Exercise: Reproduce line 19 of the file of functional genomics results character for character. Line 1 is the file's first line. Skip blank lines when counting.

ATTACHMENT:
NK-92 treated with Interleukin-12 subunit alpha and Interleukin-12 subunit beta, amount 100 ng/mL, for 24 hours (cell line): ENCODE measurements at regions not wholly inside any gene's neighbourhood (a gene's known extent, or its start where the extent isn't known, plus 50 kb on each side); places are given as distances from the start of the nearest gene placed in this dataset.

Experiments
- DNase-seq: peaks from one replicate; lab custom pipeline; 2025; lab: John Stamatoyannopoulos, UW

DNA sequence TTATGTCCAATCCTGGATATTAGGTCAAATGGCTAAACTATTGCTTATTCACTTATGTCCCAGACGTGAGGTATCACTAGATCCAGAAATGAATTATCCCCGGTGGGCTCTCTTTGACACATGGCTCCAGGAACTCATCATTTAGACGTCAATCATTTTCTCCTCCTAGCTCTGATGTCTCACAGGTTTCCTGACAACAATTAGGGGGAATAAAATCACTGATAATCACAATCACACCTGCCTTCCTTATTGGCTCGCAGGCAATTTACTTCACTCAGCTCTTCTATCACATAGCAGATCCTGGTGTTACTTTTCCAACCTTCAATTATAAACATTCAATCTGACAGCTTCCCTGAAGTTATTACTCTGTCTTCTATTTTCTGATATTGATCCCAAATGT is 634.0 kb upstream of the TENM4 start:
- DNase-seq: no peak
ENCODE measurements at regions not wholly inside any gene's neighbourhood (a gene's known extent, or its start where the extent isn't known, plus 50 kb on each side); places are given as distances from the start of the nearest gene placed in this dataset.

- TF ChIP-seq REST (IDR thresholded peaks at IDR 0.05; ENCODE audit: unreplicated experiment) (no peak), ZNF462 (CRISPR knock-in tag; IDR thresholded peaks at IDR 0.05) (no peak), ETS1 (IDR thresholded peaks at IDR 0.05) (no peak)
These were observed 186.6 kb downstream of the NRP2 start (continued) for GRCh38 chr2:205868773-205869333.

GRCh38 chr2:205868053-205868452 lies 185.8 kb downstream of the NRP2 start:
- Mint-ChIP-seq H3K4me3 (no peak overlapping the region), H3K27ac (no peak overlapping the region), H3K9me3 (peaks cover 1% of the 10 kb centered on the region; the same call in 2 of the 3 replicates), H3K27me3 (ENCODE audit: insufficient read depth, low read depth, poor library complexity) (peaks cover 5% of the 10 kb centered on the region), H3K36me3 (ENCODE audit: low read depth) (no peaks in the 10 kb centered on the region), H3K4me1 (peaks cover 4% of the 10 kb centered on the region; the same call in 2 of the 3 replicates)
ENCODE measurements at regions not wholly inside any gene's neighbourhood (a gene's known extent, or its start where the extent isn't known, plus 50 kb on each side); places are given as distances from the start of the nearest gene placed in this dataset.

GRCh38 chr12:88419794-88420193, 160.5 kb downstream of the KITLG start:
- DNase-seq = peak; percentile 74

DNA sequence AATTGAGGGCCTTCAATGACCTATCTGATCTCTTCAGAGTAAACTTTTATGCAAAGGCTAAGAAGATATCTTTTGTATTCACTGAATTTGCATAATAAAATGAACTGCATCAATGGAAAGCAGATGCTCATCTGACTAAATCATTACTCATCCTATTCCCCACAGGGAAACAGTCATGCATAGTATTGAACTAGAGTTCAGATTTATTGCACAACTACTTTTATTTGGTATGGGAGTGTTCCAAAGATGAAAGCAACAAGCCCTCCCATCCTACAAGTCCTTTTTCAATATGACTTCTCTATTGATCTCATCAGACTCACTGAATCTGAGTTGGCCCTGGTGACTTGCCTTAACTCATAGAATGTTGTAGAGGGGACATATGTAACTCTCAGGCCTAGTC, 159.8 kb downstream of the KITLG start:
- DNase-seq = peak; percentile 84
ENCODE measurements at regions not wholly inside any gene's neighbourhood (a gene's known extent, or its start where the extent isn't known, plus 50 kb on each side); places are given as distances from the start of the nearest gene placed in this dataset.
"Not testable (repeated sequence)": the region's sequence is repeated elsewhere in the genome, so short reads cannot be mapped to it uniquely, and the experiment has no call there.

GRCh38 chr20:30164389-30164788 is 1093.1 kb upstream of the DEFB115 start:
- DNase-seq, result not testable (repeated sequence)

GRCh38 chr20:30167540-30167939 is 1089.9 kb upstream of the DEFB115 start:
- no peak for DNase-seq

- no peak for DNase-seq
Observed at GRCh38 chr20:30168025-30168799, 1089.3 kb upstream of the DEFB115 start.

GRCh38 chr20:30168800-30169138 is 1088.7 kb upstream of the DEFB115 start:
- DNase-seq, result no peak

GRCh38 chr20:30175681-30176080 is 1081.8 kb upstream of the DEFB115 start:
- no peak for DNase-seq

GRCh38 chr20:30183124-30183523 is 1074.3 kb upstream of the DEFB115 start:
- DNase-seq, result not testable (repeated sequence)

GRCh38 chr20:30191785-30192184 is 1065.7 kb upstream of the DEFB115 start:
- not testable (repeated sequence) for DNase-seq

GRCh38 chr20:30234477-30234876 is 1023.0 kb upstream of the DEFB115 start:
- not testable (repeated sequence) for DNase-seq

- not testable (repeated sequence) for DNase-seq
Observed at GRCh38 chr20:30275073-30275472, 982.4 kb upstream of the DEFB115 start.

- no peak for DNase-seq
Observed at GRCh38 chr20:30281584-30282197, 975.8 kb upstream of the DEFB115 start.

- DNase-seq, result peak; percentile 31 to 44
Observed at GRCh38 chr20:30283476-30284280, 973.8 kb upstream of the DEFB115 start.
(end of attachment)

- DNase-seq, result not testable (repeated sequence)